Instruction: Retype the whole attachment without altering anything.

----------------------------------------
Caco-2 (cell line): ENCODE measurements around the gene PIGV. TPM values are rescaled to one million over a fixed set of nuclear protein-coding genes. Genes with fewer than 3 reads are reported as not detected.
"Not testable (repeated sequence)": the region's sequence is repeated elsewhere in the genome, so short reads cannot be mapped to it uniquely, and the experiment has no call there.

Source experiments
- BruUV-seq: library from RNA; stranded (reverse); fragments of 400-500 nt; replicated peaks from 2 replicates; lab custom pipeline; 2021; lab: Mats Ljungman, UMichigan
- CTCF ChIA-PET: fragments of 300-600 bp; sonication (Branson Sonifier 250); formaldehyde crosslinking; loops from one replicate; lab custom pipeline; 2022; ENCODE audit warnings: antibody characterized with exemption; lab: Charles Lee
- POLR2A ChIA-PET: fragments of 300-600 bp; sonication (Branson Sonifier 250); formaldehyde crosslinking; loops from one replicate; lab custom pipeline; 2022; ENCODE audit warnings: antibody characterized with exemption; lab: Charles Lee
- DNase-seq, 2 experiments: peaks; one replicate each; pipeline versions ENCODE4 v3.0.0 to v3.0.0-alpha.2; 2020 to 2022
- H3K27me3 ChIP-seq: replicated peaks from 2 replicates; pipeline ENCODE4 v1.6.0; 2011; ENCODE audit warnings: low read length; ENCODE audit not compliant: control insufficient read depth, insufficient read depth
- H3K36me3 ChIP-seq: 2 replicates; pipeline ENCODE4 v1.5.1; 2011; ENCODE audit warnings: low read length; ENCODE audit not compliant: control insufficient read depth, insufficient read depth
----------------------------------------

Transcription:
Caco-2 (cell line): ENCODE measurements around the gene PIGV. TPM values are rescaled to one million over a fixed set of nuclear protein-coding genes. Genes with fewer than 3 reads are reported as not detected.
"Not testable (repeated sequence)": the region's sequence is repeated elsewhere in the genome, so short reads cannot be mapped to it uniquely, and the experiment has no call there.

Source experiments
- BruUV-seq: library from RNA; stranded (reverse); fragments of 400-500 nt; replicated peaks from 2 replicates; lab custom pipeline; 2021; lab: Mats Ljungman, UMichigan
- CTCF ChIA-PET: fragments of 300-600 bp; sonication (Branson Sonifier 250); formaldehyde crosslinking; loops from one replicate; lab custom pipeline; 2022; ENCODE audit warnings: antibody characterized with exemption; lab: Charles Lee
- POLR2A ChIA-PET: fragments of 300-600 bp; sonication (Branson Sonifier 250); formaldehyde crosslinking; loops from one replicate; lab custom pipeline; 2022; ENCODE audit warnings: antibody characterized with exemption; lab: Charles Lee
- DNase-seq, 2 experiments: peaks; one replicate each; pipeline versions ENCODE4 v3.0.0 to v3.0.0-alpha.2; 2020 to 2022
- H3K27me3 ChIP-seq: replicated peaks from 2 replicates; pipeline ENCODE4 v1.6.0; 2011; ENCODE audit warnings: low read length; ENCODE audit not compliant: control insufficient read depth, insufficient read depth
- H3K36me3 ChIP-seq: 2 replicates; pipeline ENCODE4 v1.5.1; 2011; ENCODE audit warnings: low read length; ENCODE audit not compliant: control insufficient read depth, insufficient read depth